Last month, El Puente, the renowned Southside human rights organization, hosted an afternoon-long celebration of bomba, the “Afroboricua” music and dance genre known for its frenetic pace and improvisational energy.
So as the weather outside turned bitterly cold, the interior of El Puente’s South 4th Street headquarters was heated up by all of the dancing and drumming.
In bomba, which traces its roots to West and Central Africa, the drumming actually follows the dancer’s movements, as opposed to the other way around.
“The dancer takes on a persona, and the music kind of goes from there. The dancer, in effect, is a musician too — they have to know how to bring up the rhythm and slow it down,” said Melinda Gonzalez, the education coordinator at El Puente and the event’s lead organizer.
Given the critically important nature of the dancer, the first order of business on Saturday was a dance class, which focused on a style unique to Loiza, Puerto Rico, a coastal town whose large concentration of African slaves made it a hotbed for the genre.
After the dance class, the approximately 50 people in attendance saw the 2006 documentary film, Tengo un Coco con Pinones, about a small Puerto Rican town of Pinones that has come under development pressures because of its seaside location.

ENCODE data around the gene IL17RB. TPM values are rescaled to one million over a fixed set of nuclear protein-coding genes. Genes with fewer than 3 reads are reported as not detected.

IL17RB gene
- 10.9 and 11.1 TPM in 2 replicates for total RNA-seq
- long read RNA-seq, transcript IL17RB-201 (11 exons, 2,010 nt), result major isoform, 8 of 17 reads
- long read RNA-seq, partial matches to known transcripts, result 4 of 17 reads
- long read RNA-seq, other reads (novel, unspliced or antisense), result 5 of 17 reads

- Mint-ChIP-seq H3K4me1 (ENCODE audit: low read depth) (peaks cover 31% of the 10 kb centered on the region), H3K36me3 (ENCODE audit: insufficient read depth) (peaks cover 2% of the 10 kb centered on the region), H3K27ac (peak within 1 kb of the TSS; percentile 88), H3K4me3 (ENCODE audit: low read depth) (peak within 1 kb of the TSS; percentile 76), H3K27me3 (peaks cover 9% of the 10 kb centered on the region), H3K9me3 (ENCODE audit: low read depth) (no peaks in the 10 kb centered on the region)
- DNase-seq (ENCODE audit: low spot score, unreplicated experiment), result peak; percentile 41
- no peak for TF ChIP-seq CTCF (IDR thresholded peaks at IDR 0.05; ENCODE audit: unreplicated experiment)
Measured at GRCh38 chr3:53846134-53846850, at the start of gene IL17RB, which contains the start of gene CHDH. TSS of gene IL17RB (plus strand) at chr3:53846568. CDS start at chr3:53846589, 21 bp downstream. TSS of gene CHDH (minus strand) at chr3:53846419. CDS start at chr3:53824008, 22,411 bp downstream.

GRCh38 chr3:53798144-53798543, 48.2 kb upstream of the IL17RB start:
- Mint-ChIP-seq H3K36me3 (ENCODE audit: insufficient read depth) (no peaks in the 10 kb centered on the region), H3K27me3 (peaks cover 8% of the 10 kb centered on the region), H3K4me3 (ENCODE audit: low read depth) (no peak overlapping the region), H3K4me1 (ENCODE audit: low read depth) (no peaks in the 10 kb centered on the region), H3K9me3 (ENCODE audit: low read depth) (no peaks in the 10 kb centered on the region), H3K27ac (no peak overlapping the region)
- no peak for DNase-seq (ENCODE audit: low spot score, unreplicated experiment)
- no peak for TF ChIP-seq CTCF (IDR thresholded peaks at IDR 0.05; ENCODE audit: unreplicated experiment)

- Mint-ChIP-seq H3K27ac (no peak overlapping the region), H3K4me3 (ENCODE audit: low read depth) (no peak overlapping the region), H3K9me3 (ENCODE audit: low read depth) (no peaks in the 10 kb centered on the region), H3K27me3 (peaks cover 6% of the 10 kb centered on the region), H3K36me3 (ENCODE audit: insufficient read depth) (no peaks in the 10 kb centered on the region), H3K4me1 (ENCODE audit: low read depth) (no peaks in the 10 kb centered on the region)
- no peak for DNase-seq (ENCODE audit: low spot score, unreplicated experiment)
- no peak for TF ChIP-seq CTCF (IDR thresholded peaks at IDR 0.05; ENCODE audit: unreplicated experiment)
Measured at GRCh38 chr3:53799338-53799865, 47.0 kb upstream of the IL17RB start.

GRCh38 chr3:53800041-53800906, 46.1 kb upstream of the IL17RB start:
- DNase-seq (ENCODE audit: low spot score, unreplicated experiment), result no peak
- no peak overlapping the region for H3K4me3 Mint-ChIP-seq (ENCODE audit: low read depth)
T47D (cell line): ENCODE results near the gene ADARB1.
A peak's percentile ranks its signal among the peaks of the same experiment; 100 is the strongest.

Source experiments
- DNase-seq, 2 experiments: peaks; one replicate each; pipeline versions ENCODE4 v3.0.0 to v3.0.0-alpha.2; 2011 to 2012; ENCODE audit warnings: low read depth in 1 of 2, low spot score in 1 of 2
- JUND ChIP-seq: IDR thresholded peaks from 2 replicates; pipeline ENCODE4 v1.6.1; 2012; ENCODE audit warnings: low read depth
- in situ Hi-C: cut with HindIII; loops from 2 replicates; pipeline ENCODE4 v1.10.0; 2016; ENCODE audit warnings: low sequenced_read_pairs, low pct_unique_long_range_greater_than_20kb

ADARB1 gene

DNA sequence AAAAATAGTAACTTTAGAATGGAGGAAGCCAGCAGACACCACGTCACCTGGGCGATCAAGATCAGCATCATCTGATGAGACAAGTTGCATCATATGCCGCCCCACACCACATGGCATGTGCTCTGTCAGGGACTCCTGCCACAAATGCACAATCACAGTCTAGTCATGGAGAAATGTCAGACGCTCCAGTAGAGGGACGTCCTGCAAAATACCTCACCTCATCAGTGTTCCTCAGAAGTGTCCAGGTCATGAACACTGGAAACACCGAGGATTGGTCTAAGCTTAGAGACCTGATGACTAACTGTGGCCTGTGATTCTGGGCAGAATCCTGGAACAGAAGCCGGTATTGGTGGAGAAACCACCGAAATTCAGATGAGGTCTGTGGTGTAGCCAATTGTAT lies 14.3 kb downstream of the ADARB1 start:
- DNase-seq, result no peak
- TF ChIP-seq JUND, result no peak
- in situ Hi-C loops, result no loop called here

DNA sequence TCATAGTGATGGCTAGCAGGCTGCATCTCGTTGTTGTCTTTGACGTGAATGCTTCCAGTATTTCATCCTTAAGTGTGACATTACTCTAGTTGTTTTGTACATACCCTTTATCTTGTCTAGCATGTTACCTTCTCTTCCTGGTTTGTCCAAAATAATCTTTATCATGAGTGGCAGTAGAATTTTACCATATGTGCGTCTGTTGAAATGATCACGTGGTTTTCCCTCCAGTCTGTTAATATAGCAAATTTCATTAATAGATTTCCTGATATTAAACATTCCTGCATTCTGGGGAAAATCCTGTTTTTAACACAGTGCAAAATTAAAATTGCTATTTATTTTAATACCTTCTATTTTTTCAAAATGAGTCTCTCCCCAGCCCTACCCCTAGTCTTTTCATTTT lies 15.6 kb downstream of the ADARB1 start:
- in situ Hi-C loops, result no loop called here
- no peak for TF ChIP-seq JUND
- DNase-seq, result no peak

For the many Southside residents whose neighborhood has come under pressures of gentrification because of its waterfront location, the parallel was clear.
After the movie, La Familia Rojas, a bomba group comprised of three-generations of a Philadelphia family, performed. The group illustrated how a genre with roots across the ocean can remain by being passed down through generations.
Following the performance was an interlude from the music. Katia Reyes, a 17-year old member of the El Puente Leadership Center afterschool program, read from her original poetry.
Then it was back to bomba, with a performance by the BombaYo Youth project, from a South Bronx-based program consisting of young people ages 10-18. During this performance, the event became a bombazo, meaning that everybody jumped in and joined the dancing.
Gonzalez said bomba is a good philosophical match for El Puente because it allows for creativity and uniqueness.
“A lot of it has to do with movement and feeling each other out, as opposed to choreography,” she said.
“It taps into people’s creativity. It’s like a fingerprint — every one is unique. In Bomba, everybody adds their own accent and flavor to it. And El Puente being a creative place, it draws on that.”
Gonzalez also wanted to highlight the African roots of Puerto Rican people and culture.
“There’s a refusal to acknowledge that African heritage, and there’s been an effort to demonize and downgrade it. It’s all part of the process of slavery and colonization,” she said, adding:
“We wanted to get people interested in this and embrace this side of our heritage.”
To this end, she plans on hosting a mask-making ceremony in February, celebrating another Puerto Rican tradition with African roots.
Last Saturday’s event was presented by the Brooklyn Arts Council through a re-grant from the Department of Cultural Affairs and the Citizens Committee for New York City.